Mrs. Haruno, who seemed to like nothing more than receiving flattery, savored these family gatherings and was more than happy to throw her daughter snide remarks throughout these meetings. Sakura believed that somehow this was her mother's way of trying to pressure her into becoming a more "honorable" daughter, and she tried to be patient and understanding, taking the harsh glares in silence. Her mother didn't realize what being a shinobi meant to Sakura just as Sakura knew that she would never know what being a noblewoman meant to her mother. So she tried to be patient and understanding; a task that was hardly considered easy.
As such, it was with no small relief when Sakura noticed one of her younger cousins approaching her. A small boy with freckles and a missing tooth smiled at her shyly. "Sakura-sama would you walk in the gardens with me?"
Sakura smiled at the little boy affectionately, "Of course I will chibi-chan. It would be my honor."
His gap-toothed grin warmed her heart. "Can we go now?" he begged, bouncing impatiently on his toes.
Her mother pursed her lips at the boy's rushed manner, but it only caused Sakura's smile to widen. "Very well."
But before she could take a single step, her mother grabbed her elbow. Tilting her head to meet her mother's eyes, Sakura was surprised by the uncharacteristic look of fear. The grip on her elbow tightened as her mother bent forward slightly quickly muttering, "Hurry back."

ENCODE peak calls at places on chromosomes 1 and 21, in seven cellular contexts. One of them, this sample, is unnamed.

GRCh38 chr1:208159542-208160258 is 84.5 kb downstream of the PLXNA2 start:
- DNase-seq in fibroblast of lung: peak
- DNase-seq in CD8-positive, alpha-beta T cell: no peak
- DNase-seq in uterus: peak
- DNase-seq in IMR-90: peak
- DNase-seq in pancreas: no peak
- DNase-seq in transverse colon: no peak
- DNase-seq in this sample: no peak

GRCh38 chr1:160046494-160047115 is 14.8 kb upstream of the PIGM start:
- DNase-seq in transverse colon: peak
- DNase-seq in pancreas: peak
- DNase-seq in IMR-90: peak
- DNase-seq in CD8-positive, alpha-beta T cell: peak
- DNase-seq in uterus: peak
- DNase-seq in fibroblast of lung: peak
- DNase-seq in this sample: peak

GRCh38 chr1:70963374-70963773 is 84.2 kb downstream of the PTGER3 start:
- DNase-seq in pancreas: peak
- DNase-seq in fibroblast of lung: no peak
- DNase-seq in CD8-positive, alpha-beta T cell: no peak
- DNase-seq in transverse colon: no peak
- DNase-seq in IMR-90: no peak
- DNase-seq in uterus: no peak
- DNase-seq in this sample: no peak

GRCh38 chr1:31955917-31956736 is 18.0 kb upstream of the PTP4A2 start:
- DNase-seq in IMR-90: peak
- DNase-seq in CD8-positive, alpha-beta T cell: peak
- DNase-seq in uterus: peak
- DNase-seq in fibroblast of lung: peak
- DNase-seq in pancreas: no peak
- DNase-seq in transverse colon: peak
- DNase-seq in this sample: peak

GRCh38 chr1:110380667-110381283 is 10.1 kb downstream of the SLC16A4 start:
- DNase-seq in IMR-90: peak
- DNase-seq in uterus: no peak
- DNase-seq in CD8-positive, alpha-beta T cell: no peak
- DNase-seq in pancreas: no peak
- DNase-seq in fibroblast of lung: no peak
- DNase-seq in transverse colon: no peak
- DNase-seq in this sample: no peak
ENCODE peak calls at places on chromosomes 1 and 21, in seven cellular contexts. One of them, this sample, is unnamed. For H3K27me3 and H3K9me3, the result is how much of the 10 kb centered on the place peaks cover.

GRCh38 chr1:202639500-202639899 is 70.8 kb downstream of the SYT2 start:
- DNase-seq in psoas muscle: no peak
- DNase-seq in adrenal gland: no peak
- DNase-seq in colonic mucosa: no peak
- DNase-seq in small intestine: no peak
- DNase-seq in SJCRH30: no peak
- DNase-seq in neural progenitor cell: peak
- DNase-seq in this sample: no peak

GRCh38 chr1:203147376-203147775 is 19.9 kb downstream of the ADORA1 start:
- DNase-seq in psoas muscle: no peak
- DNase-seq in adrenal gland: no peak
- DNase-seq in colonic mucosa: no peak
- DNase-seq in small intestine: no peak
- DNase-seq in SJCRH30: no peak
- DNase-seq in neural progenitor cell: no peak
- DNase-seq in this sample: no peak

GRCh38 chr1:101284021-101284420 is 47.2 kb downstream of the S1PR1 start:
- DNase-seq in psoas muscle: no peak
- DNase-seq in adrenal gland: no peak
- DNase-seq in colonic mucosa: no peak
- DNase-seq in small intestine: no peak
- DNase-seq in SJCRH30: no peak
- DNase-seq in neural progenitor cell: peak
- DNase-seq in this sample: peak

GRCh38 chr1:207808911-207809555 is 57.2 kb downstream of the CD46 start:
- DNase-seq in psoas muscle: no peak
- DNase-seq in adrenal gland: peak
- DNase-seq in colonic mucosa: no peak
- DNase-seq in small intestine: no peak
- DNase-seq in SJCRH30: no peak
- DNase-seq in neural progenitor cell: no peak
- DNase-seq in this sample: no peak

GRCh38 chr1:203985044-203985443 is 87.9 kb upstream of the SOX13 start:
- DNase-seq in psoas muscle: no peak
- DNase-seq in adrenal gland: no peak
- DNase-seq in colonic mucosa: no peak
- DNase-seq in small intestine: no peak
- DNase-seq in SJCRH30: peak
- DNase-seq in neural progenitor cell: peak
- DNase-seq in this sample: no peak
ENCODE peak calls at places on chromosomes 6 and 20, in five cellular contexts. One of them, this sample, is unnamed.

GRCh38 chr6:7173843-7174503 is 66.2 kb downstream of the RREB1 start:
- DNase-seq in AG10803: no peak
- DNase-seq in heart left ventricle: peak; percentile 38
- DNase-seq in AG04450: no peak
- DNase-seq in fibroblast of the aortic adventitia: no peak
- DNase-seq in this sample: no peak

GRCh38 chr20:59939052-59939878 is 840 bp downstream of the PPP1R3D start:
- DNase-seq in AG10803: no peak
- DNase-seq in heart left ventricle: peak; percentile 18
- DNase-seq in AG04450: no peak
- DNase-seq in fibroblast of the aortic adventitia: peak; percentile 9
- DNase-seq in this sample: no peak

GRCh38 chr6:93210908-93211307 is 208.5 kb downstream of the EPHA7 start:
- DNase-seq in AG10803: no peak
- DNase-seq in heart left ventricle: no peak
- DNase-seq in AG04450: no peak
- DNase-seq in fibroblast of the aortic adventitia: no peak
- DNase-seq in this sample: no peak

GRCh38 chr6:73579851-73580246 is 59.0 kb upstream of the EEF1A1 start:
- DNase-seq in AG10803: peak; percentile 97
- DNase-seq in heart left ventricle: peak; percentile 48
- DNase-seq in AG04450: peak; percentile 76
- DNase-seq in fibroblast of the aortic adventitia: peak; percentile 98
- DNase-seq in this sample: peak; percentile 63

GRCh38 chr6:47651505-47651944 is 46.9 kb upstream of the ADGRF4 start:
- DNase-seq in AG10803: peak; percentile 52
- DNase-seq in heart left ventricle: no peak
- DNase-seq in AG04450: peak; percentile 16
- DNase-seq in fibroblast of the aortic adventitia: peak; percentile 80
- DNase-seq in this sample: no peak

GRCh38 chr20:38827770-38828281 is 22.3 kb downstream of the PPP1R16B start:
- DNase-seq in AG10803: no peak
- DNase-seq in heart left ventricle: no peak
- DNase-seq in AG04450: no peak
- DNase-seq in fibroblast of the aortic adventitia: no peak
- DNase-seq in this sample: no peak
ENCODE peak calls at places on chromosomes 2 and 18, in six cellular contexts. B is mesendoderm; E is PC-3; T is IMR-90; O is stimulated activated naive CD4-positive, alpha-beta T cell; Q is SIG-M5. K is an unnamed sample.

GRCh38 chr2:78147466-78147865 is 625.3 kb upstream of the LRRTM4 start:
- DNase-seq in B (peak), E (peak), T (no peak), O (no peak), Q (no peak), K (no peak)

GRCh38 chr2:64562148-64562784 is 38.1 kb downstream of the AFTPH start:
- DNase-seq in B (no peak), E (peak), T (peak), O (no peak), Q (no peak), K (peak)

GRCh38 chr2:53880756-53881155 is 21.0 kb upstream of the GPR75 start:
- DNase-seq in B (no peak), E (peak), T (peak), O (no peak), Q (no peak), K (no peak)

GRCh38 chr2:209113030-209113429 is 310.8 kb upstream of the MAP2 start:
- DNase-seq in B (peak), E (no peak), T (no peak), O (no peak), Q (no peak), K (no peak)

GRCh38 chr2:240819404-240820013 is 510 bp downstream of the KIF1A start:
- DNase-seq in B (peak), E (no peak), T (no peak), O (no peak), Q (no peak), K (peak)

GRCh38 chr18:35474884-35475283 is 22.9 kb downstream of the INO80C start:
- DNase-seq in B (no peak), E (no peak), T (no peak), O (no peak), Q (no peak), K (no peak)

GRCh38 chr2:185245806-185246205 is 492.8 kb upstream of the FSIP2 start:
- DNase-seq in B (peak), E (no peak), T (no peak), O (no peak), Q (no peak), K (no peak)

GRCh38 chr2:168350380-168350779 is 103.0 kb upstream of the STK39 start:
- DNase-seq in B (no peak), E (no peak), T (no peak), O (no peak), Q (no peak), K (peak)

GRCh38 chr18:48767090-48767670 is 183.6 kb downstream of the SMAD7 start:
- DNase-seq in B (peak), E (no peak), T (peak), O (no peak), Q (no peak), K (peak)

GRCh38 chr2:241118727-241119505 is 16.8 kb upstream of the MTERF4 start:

Mrs. Haruno looked as though she had more to say, more she yearned to say, but before Sakura could voice her questions on her mother's unusual behavior, the little boy's hand had wormed into her own and he was tugging on her arm, eager to get moving.
"Sakura!" he whined, "C'mon let's go!"
Distracted from her mother's meaningful expression, Sakura let herself be dragged off. "Alright, alright, I'm coming already."
The walk in the gardens was another tradition. Throughout the garden, there were small shrines to deities or ancestors that had been considered especially heroic by the Daimyo. After they had lit incense and prayed at each one, they would climb the stairs to the temple to await the formal ceremony.
The pair had been walking a few minutes in silence before the little boy tugged on her arm to get her attention.
"I got you a present Sakura-sama."
"You don't have to call me sama," she said stooping to his level, "Sakura-san is fine." In all honesty, she would have preferred an even less formal title, but her mother would absolutely murder her if she dismissed all formalities. Ninja or not, her title was still of some importance.
But the little boy didn't seem to be paying any attention to her as he searched his pockets and procured his gift. A small scroll. It looked ancient, the paper yellowed and crinkled at the edges. Taking it from his outstretched hands, she held it delicately.
"What is it?" she asked curiously.
"Open it! Open it!" The little boy cheered.
She glanced at him. Something was off about the kid; although he had the same excitement as a normal boy his age, he didn't have the refinement that was so characteristic of the Haruno clan, and his eyes were dark, almost black, which, while it wasn't unheard of, was considered highly unusually in her vibrant clan. Sakura didn't sense any ill intent from him just general excitement, and even his charka coils appeared normal for his age.